The United Nations estimates that since 2017, about 1,800 people have been killed in Cameroon, another 53,000 have been displaced and 1.3 million are in need. A Hutchinson man wants to do something about it.

“They are going to villages and killing,” Efi Tembon said. “They go in and raze whole villages.”

Area residents may recognize Tembon from around Hutchinson over the past two years, or from his time speaking at local churches. A little more than 10 years ago he coached soccer for the Glencoe Stars before going on to coach for Glencoe-Silver Lake while studying at Crown College in St. Bonifacius.

In 2016, Tembon was working as a missionary in his home country of Cameroon when protests broke out in the northwest and southwest regions of the bilingual country. The linguistic split by region is due to the nation’s colonial history. Following World War I, the German colony of Kamerun was split into French and English mandates. The 2016 protests were in response to French-speaking teachers being posted to English-speaking regions, as well as French-speaking magistrates, which locals feared would enforce a legal code more steeped in French history.

The Cameroon government cracked down on protesters, which led to widespread violence. The escalation led more of the public to join in on protests, and to start “ghost towns” in which locals refused to work and provide services.

“Helicopters were used by the government to start killing peaceful protesters,” Tembon said.

He said the internet was shut down to stop videos of violent crackdowns from being distributed online, and young people who matched the description of protesters were killed. By 2017, armed groups had formed to oppose the government. In reaction to the killing of soldiers, the military response grew. Accusations of human rights abuses have been leveled against all sides.

Tembon said people he worked with were among those burned to death by the government. Another was shot and killed, causing the man’s wife to flee to the forest and hide with her twin babies.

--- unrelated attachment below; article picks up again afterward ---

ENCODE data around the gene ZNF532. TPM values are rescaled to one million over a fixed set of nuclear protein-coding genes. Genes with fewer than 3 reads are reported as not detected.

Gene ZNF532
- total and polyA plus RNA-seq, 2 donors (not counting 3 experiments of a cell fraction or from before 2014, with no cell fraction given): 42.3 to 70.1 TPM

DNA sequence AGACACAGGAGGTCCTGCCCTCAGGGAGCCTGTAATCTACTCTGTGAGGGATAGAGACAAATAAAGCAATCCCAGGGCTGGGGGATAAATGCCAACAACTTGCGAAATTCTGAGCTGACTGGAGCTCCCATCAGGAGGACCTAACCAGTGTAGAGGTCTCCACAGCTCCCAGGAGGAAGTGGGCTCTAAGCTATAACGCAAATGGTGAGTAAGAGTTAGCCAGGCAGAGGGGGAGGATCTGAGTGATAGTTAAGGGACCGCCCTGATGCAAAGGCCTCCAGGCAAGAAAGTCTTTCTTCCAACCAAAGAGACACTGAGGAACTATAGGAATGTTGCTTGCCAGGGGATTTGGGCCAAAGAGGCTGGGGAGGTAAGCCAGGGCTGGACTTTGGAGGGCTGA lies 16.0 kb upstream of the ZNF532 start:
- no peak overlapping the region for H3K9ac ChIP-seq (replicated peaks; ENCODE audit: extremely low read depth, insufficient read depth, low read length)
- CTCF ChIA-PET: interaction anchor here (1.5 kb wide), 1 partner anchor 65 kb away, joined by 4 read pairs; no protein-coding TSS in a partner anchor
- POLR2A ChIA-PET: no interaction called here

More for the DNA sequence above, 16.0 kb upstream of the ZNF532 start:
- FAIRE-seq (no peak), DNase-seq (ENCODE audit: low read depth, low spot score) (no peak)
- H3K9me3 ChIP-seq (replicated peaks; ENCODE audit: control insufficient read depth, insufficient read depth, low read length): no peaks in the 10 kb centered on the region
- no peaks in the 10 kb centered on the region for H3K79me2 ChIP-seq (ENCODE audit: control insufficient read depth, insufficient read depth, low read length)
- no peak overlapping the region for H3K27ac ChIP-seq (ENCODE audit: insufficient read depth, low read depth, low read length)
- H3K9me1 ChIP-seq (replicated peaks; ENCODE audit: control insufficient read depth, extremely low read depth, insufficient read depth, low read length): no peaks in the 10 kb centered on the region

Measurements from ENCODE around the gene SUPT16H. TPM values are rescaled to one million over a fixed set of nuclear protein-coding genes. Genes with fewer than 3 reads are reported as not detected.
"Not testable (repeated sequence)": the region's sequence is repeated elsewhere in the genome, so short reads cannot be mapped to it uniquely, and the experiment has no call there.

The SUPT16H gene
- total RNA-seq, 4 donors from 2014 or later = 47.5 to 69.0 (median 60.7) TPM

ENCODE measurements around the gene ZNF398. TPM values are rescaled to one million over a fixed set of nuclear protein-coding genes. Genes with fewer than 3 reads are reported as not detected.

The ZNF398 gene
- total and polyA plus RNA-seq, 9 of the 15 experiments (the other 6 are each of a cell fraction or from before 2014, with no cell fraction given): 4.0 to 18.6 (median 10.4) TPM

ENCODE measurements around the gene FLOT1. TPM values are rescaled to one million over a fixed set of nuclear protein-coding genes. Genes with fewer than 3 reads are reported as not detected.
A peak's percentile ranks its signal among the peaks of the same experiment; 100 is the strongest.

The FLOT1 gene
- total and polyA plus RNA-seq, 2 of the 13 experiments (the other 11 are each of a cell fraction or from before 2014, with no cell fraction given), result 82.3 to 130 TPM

Ambushes against soldiers are answered with more violence.

In a report, Tembon has compiled photos of families hiding in the forest without shelter, torture and beheading victims, groups and individuals burned alive and other atrocities the government is accused of.

As the two sides fail to open a dialogue, the country also contends with cross-border raids and insurgency from Boko Haram, according to the Norwegian Refugee Council. Boko Haram is a jihadist terrorist organization.

“The challenge we have is the U.S. provided weapons to fight against Boko Haram, but they turned against local people,” Tembon said.

In June last year, Tembon — now a U.S. citizen — testified before the U.S. Congress with Amnesty International.

“I needed to find a way to make the world know about what was happening,” Tembon said.

He reached out through friends in the State Department and wrote to a friend who connected him with Congress.

At the time of Tembon’s testimony, he was serving as executive director of the Cameroon Association for Bible Translation and Literacy. He says CABTA fired him at the prompting of the Cameroon government in an effort to discredit him.

“They put my face in the paper saying I’m a rebel leader,” Tembon said. “They went to Facebook and took a picture I had with the McLeod County Sheriff and said these were the type of people I was taking (to Cameron) to help destabilize the country.”

Because of his testimony, Tembon is certain he cannot return home. His brothers and mother have left the country, and other family members moved to locations they hope will be safer. He says soldiers were stationed outside of his house, and that when his brother visited it was raided.

“They thought it was me,” Tembon said. “Thank God he entered and left. They didn’t notice he had left. ... If I go back they’ll put a bullet in my head. I know that.”

Earlier this year, the United States cut military aid to Cameroon. Tembon now works with the Oasis Network for Community Transformation, which focuses on Bible translation and empowering people to lead changes in their community. He is also an associate director for Wycliffe Associates, which has him traveling to 11 African countries as a missionary. Over the years, quite a few local churches have supported his ministry, Tembon said.

On Friday, Tembon traveled to Washington, D.C., to meet with lawmakers and national leaders about Cameroon. He also plans to meet with Canadian and United Kingdom officials and diplomats.

“I am pushing for international intervention,” Tembon said. “It can be stopped now before it gets completely out of control.”

To help push for political attention, he has created a petition that included 120 signatures from Hutchinson earlier this week. Tembon can be reached at

He hopes international mediation will be able to solve the conflict and bring those committing crimes to justice. He has sent a report to the International Criminal Court and has been told the report was received. He will be told if an investigation is undertaken.

“It’s all a lot of politics,” Tembon said.

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